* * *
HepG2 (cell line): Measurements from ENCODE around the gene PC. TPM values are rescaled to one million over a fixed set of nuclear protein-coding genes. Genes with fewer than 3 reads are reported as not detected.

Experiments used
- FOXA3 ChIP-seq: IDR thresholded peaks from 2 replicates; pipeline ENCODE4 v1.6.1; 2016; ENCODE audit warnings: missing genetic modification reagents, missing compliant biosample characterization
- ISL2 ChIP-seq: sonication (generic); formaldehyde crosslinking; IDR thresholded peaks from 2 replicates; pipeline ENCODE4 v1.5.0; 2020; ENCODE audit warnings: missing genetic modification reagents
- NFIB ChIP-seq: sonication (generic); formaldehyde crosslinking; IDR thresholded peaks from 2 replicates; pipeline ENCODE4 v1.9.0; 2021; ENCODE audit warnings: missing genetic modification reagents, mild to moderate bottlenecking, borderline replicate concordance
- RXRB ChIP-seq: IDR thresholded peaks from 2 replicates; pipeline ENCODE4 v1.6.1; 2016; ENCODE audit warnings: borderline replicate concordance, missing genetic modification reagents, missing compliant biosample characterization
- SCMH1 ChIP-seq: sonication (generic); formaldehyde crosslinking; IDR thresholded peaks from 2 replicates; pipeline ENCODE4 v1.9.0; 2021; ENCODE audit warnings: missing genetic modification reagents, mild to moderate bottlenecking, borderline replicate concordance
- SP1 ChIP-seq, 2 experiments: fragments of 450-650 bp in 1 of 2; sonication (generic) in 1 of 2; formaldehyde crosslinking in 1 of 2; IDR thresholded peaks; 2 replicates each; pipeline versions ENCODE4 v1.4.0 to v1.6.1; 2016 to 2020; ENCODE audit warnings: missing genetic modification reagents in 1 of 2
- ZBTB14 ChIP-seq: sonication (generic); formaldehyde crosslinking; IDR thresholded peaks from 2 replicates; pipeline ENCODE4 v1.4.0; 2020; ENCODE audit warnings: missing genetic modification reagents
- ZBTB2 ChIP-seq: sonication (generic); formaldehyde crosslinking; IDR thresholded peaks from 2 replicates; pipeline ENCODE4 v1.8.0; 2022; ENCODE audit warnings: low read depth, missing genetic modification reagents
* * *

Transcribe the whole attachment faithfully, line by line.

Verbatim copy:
HepG2 (cell line): Measurements from ENCODE around the gene PC. TPM values are rescaled to one million over a fixed set of nuclear protein-coding genes. Genes with fewer than 3 reads are reported as not detected.

Experiments used
- FOXA3 ChIP-seq: IDR thresholded peaks from 2 replicates; pipeline ENCODE4 v1.6.1; 2016; ENCODE audit warnings: missing genetic modification reagents, missing compliant biosample characterization
- ISL2 ChIP-seq: sonication (generic); formaldehyde crosslinking; IDR thresholded peaks from 2 replicates; pipeline ENCODE4 v1.5.0; 2020; ENCODE audit warnings: missing genetic modification reagents
- NFIB ChIP-seq: sonication (generic); formaldehyde crosslinking; IDR thresholded peaks from 2 replicates; pipeline ENCODE4 v1.9.0; 2021; ENCODE audit warnings: missing genetic modification reagents, mild to moderate bottlenecking, borderline replicate concordance
- RXRB ChIP-seq: IDR thresholded peaks from 2 replicates; pipeline ENCODE4 v1.6.1; 2016; ENCODE audit warnings: borderline replicate concordance, missing genetic modification reagents, missing compliant biosample characterization
- SCMH1 ChIP-seq: sonication (generic); formaldehyde crosslinking; IDR thresholded peaks from 2 replicates; pipeline ENCODE4 v1.9.0; 2021; ENCODE audit warnings: missing genetic modification reagents, mild to moderate bottlenecking, borderline replicate concordance
- SP1 ChIP-seq, 2 experiments: fragments of 450-650 bp in 1 of 2; sonication (generic) in 1 of 2; formaldehyde crosslinking in 1 of 2; IDR thresholded peaks; 2 replicates each; pipeline versions ENCODE4 v1.4.0 to v1.6.1; 2016 to 2020; ENCODE audit warnings: missing genetic modification reagents in 1 of 2
- ZBTB14 ChIP-seq: sonication (generic); formaldehyde crosslinking; IDR thresholded peaks from 2 replicates; pipeline ENCODE4 v1.4.0; 2020; ENCODE audit warnings: missing genetic modification reagents
- ZBTB2 ChIP-seq: sonication (generic); formaldehyde crosslinking; IDR thresholded peaks from 2 replicates; pipeline ENCODE4 v1.8.0; 2022; ENCODE audit warnings: low read depth, missing genetic modification reagents